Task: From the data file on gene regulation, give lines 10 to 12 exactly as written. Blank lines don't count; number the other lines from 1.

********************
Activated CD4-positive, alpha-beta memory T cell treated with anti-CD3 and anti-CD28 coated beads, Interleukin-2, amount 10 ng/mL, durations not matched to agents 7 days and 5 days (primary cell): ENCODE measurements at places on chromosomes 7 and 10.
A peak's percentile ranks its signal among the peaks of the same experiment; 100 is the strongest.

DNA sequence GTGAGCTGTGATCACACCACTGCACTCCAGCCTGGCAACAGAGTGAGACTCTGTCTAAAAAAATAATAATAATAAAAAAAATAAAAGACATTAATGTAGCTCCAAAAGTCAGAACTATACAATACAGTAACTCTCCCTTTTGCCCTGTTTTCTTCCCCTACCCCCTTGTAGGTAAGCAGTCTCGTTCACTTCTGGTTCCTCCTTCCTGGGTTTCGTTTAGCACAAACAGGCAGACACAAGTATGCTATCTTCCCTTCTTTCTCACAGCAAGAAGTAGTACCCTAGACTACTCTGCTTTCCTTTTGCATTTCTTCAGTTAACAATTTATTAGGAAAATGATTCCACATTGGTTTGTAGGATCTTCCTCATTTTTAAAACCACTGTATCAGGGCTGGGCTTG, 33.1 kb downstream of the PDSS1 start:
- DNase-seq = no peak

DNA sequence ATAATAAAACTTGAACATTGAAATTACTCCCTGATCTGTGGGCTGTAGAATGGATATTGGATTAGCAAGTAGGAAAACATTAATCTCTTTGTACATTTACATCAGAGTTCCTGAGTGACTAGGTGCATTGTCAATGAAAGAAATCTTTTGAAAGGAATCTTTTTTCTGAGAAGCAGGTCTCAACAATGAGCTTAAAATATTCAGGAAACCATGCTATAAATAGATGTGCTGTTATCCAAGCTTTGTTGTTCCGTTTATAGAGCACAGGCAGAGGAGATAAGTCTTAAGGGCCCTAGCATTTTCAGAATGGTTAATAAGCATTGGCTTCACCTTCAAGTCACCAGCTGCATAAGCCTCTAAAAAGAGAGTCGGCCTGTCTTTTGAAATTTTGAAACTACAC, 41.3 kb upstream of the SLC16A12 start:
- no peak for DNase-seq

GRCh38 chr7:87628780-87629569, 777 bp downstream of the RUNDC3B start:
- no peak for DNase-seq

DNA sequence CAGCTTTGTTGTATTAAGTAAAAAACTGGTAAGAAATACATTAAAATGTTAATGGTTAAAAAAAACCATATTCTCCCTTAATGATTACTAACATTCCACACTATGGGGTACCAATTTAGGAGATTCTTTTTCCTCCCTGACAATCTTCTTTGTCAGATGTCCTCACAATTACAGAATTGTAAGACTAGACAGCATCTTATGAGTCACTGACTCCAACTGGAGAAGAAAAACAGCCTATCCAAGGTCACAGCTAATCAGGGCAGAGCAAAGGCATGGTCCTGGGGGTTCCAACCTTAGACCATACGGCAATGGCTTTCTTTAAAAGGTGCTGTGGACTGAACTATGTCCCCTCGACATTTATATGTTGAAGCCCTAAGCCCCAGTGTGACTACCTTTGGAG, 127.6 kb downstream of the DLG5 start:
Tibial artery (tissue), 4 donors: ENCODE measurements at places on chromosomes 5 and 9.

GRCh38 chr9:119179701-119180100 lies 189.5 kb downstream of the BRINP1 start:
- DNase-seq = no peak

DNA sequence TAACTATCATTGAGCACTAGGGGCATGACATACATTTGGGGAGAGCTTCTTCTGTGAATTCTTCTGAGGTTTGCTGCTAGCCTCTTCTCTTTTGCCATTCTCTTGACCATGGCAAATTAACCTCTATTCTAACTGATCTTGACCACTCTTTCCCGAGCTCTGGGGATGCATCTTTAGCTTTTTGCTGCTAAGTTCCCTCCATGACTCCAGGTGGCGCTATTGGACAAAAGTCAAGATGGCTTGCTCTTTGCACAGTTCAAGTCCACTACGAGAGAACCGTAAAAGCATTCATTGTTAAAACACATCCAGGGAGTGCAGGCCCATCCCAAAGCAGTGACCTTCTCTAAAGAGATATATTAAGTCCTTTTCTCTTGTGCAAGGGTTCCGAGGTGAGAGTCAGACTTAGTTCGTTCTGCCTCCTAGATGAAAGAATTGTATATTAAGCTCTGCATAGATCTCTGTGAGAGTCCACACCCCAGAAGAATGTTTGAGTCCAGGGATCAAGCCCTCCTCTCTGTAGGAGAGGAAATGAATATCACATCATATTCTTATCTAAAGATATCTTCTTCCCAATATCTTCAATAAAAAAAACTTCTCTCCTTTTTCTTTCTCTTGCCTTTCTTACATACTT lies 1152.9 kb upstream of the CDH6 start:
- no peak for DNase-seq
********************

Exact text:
Tibial artery (tissue), 4 donors: ENCODE measurements at places on chromosomes 5 and 9.

GRCh38 chr9:119179701-119180100 lies 189.5 kb downstream of the BRINP1 start:
- DNase-seq = no peak